• If transparency, alone, is not enough to decrease corruption, paired with accountability, it may be able to increase considerably the quality of governance of any given country. Corporate Social Responsibility (CSR) initiatives result from this culture, as they are meant to repay the social cost of indiscriminate development. Still, projects promoted in the oil sector often are scattered and do not address the problems at their core (Gulbrandsen and Moe 2007; Wiig and Kolstad 2010). CSR is neither working as originally envisioned nor helping societies fight corruption (Andreas Engen, Mikkelsen, and Grønhaug 2010; Gonzalez 2016).

None of these approaches has been able to give a systematic categorization of the manifestations of corruption in the extractive industries, nor were they able to offer a real understanding of the size of the problem. On the one hand, corruption is associated with acts performed in the shadow while, on the other hand, there is a conviction that, for those who observe an act of corruption, it is as clear as day.

The perception that the oil industry, itself, is corrupt is indelibly ingrained within the main academic literature on this topic, as evidenced by the notion of a “resource curse.” Meanwhile, political leaders are more often part of the problem than agents for its solution. This example from the extractive industries shows that general frameworks for corruption do not offer the tools necessary to reduce its harmful effects.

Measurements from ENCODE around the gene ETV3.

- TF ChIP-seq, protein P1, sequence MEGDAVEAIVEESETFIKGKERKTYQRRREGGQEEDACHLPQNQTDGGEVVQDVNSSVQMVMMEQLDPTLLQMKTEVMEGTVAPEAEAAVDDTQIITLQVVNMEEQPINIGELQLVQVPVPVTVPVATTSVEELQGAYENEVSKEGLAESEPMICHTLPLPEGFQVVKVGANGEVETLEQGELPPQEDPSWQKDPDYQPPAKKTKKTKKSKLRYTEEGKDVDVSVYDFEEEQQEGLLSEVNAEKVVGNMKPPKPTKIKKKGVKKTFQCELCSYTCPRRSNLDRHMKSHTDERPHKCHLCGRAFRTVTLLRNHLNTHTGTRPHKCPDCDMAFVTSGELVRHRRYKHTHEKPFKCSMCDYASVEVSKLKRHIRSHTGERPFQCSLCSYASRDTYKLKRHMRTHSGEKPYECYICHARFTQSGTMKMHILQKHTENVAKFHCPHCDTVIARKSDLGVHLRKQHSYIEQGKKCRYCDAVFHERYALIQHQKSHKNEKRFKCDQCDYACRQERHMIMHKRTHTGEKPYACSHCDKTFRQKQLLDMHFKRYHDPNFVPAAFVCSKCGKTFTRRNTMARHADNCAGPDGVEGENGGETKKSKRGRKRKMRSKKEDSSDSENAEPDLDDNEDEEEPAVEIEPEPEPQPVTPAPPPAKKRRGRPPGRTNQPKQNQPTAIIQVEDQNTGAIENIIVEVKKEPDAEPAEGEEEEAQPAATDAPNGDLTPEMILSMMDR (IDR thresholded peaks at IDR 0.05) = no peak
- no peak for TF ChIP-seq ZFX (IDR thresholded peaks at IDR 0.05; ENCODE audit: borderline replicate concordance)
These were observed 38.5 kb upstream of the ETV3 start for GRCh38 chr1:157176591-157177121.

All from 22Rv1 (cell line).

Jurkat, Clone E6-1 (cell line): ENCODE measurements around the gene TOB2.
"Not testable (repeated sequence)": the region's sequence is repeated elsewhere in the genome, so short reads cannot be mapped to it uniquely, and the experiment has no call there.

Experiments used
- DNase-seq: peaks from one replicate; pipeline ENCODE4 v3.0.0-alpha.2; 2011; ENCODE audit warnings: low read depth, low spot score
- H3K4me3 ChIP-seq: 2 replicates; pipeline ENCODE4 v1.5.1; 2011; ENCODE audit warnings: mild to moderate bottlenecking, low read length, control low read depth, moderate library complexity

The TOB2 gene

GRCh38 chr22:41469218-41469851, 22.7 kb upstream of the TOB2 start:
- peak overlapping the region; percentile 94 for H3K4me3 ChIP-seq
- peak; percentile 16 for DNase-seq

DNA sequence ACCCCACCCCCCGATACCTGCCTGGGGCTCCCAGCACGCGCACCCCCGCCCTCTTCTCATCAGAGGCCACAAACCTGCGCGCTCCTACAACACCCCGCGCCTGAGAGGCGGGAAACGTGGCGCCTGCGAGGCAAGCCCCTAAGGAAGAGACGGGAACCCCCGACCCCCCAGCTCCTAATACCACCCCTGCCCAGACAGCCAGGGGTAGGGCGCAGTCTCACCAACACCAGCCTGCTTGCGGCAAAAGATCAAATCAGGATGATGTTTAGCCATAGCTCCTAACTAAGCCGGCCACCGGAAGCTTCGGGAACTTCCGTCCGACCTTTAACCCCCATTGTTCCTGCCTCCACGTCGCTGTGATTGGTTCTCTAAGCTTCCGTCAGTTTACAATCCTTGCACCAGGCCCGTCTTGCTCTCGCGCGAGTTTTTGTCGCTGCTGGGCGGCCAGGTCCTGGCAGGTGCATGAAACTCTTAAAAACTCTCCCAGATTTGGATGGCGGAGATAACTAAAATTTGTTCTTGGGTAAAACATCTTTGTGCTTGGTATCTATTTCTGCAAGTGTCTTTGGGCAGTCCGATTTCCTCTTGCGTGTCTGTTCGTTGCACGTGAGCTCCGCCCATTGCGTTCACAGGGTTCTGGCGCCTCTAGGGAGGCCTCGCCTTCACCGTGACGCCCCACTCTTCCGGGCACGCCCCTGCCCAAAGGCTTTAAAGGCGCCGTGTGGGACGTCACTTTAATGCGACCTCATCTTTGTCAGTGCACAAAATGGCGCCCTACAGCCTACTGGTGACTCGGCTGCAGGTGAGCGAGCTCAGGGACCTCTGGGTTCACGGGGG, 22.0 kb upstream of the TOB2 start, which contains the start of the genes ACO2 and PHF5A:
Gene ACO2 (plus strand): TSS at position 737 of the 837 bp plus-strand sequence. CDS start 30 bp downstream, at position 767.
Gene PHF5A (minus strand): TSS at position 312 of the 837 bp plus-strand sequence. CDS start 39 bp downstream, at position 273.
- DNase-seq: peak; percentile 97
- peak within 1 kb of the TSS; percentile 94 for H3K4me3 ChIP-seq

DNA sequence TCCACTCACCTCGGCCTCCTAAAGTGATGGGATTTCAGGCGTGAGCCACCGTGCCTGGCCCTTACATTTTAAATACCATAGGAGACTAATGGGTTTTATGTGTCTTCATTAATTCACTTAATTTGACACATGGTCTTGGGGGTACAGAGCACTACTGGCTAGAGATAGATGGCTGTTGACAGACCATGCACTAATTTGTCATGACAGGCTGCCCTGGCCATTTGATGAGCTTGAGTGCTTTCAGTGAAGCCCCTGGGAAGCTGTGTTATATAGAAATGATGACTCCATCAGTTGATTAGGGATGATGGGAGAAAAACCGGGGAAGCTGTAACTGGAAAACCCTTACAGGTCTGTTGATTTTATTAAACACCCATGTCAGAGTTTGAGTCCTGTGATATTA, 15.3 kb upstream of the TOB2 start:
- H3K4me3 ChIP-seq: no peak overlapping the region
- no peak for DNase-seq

The World Bank, for instance, has developed audit results, public procurement analyses, and firm-level surveys on the study of corruption (The World Bank 2009), targeting all countries and a range of sectors. A study done by Matthew T. Page on Nigeria for the Carnegie Endowment for International Peace, however, revealed 500 different types of corruption. From embezzlement to bribery, clientelism to patronage, corruption involves a series of phenomena that apply neither in every sector nor every country. Ignoring this reality risks acknowledging endemic corruption without considering the local perception of illegality (Polese 2016).

The problems of corruption research can be properly addressed only through the coordinated use of different methodological approaches from different actors, including academia, civil society, and policymakers. A real multidisciplinary perspective on the phenomenon will require the coordination of politics, research, and advocacy. In order to reconstruct the image of a fleeting object like corruption, researchers must coordinate the angles of different “photographers.”

This guest blog is derived from the author’s recently published, “Corruption in the oil sector: A systematic review and critique of the literature.”